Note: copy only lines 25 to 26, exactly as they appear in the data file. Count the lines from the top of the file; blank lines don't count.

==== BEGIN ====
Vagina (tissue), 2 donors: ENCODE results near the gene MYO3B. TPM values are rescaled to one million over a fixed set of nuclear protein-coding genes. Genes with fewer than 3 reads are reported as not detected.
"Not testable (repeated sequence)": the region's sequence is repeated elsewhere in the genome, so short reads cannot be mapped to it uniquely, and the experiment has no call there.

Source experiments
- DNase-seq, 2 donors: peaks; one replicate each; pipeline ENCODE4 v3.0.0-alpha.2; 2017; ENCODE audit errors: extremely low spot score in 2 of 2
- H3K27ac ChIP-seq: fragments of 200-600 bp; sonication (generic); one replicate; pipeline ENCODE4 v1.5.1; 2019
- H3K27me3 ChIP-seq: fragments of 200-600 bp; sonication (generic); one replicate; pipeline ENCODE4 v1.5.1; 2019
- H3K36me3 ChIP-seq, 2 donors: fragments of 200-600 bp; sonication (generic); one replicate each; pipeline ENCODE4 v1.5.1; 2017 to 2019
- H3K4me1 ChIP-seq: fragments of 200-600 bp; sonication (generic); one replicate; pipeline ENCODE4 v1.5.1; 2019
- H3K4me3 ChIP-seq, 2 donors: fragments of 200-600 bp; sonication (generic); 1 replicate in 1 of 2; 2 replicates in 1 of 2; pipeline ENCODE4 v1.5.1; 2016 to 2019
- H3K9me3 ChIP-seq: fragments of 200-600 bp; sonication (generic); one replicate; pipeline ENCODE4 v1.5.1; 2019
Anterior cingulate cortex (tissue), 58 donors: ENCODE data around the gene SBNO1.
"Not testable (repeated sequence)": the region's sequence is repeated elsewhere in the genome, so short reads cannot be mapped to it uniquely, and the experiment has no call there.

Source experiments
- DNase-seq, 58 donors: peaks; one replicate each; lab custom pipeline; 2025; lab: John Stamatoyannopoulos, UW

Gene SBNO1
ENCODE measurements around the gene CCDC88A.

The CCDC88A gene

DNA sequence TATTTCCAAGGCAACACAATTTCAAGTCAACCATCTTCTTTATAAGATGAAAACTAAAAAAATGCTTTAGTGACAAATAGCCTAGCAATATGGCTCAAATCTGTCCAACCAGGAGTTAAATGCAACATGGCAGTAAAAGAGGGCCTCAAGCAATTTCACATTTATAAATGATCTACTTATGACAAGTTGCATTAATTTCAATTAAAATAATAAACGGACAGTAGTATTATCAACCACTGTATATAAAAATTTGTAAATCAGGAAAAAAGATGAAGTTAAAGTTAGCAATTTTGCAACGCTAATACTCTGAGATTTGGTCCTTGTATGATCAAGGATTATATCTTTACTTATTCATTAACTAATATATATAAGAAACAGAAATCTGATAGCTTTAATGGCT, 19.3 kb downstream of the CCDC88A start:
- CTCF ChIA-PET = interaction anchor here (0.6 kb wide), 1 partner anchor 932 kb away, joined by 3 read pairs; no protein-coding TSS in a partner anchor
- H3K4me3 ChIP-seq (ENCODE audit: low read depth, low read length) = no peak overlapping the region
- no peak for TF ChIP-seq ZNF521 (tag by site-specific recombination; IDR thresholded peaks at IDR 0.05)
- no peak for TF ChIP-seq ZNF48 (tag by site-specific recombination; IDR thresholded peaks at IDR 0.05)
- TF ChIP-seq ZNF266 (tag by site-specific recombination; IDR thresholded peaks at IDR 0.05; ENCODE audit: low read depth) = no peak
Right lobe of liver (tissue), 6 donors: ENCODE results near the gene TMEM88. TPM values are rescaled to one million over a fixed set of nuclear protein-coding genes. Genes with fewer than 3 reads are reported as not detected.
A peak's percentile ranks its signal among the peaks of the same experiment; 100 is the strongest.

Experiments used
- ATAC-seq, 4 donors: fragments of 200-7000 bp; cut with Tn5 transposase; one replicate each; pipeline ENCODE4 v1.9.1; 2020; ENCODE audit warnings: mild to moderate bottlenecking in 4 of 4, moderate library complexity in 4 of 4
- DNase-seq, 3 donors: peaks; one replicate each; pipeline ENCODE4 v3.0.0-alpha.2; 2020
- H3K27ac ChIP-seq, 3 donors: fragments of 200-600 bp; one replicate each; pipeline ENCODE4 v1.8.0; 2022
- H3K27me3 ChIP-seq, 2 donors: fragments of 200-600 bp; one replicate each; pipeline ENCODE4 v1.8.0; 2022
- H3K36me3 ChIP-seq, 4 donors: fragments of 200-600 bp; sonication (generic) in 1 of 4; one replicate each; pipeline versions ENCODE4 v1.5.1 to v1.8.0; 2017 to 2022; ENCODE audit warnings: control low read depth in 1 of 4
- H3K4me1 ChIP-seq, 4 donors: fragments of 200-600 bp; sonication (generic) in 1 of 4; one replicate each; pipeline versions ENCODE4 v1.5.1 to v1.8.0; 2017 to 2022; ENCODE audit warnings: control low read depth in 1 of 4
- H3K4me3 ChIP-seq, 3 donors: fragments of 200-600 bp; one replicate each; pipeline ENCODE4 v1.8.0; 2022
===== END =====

A peak's percentile ranks its signal among the peaks of the same experiment; 100 is the strongest.

Experiments used